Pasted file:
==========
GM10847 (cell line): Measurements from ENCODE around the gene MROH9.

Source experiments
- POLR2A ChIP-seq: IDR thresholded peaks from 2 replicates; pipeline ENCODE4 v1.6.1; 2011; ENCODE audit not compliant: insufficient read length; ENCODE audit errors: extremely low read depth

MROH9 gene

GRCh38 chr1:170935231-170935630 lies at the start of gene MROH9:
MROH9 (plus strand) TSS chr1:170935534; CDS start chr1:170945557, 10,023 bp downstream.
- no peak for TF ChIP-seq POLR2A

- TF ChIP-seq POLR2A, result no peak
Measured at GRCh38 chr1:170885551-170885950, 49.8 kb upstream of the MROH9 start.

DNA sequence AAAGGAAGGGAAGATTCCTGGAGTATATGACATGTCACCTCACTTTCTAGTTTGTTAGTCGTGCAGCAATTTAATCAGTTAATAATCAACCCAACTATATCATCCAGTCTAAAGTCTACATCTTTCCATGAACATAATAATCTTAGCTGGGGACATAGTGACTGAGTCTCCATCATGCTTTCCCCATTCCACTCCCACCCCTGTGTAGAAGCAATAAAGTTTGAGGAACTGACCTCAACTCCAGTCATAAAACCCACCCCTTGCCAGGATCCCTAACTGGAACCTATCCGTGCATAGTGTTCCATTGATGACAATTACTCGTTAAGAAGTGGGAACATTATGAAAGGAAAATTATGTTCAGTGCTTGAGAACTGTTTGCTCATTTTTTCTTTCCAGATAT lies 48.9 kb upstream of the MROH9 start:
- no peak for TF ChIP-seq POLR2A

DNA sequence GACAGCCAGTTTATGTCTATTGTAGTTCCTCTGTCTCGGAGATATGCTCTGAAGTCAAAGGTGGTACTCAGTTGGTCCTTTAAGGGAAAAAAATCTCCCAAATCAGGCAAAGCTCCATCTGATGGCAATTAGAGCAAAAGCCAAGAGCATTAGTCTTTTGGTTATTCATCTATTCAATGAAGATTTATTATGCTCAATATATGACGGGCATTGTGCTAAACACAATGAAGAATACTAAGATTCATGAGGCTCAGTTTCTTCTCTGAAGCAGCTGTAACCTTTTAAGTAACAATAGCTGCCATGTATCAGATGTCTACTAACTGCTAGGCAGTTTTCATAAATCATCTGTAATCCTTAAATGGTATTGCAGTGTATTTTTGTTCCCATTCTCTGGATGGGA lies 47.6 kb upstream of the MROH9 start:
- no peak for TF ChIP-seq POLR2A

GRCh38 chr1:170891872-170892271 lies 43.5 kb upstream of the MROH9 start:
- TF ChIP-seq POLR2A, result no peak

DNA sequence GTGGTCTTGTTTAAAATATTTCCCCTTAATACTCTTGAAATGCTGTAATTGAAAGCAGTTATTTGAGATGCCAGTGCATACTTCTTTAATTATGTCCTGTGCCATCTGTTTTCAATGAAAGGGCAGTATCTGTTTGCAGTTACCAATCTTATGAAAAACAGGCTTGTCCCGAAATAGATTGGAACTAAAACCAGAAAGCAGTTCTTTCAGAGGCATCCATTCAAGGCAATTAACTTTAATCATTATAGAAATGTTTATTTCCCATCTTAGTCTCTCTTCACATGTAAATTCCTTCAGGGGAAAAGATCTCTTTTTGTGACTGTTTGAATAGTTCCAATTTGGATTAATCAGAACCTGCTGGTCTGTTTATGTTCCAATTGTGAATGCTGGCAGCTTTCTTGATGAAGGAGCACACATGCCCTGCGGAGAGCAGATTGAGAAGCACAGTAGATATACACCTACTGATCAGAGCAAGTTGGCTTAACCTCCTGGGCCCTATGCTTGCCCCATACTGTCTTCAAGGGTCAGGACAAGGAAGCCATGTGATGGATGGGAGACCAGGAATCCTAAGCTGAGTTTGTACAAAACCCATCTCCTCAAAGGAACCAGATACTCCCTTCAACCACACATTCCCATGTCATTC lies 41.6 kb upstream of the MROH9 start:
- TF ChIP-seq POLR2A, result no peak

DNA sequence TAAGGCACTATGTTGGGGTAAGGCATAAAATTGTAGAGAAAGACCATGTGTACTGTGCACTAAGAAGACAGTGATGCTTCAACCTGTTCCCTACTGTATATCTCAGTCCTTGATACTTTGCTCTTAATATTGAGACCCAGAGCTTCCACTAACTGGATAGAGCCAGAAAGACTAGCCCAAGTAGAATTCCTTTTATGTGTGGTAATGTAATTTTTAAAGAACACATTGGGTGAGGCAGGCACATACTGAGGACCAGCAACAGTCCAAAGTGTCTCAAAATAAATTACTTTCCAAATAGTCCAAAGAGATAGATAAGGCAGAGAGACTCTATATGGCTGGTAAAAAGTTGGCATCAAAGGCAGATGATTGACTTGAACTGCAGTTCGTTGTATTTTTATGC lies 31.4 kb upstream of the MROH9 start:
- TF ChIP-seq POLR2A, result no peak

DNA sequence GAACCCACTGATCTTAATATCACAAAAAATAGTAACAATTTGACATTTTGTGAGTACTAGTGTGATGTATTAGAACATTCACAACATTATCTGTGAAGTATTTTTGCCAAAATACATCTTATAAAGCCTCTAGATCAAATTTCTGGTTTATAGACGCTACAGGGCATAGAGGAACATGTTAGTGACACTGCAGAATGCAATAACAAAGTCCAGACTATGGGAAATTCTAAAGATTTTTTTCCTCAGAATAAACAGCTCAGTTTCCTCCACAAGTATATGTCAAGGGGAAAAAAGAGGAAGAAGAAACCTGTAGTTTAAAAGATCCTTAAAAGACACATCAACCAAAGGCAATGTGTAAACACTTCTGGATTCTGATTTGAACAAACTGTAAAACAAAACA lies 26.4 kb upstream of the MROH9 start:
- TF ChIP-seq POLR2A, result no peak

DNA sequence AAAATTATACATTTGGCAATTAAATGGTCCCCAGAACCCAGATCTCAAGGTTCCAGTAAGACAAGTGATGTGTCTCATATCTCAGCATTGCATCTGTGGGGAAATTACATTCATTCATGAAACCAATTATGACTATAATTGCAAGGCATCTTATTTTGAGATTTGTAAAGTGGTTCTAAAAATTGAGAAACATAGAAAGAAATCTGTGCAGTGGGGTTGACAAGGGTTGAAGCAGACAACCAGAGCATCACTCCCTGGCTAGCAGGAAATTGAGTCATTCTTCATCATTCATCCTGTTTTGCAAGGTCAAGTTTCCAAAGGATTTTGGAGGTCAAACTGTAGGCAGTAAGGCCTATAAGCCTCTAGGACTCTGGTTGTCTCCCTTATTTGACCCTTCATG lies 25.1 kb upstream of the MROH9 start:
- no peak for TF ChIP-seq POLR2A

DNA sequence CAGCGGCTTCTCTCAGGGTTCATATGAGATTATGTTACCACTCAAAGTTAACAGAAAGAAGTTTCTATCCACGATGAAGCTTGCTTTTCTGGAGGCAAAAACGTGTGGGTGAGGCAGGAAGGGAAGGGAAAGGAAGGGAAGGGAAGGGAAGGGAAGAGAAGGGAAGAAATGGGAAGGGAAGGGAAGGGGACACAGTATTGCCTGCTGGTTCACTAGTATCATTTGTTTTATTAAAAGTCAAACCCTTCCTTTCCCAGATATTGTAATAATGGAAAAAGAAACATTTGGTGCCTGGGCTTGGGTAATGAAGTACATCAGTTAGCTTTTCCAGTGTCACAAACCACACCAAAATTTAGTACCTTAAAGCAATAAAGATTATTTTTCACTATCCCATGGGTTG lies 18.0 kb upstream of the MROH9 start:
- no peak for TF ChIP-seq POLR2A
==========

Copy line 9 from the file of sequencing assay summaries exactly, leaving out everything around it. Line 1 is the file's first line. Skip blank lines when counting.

Measured at GRCh38 chr1:170885551-170885950, 49.8 kb upstream of the MROH9 start.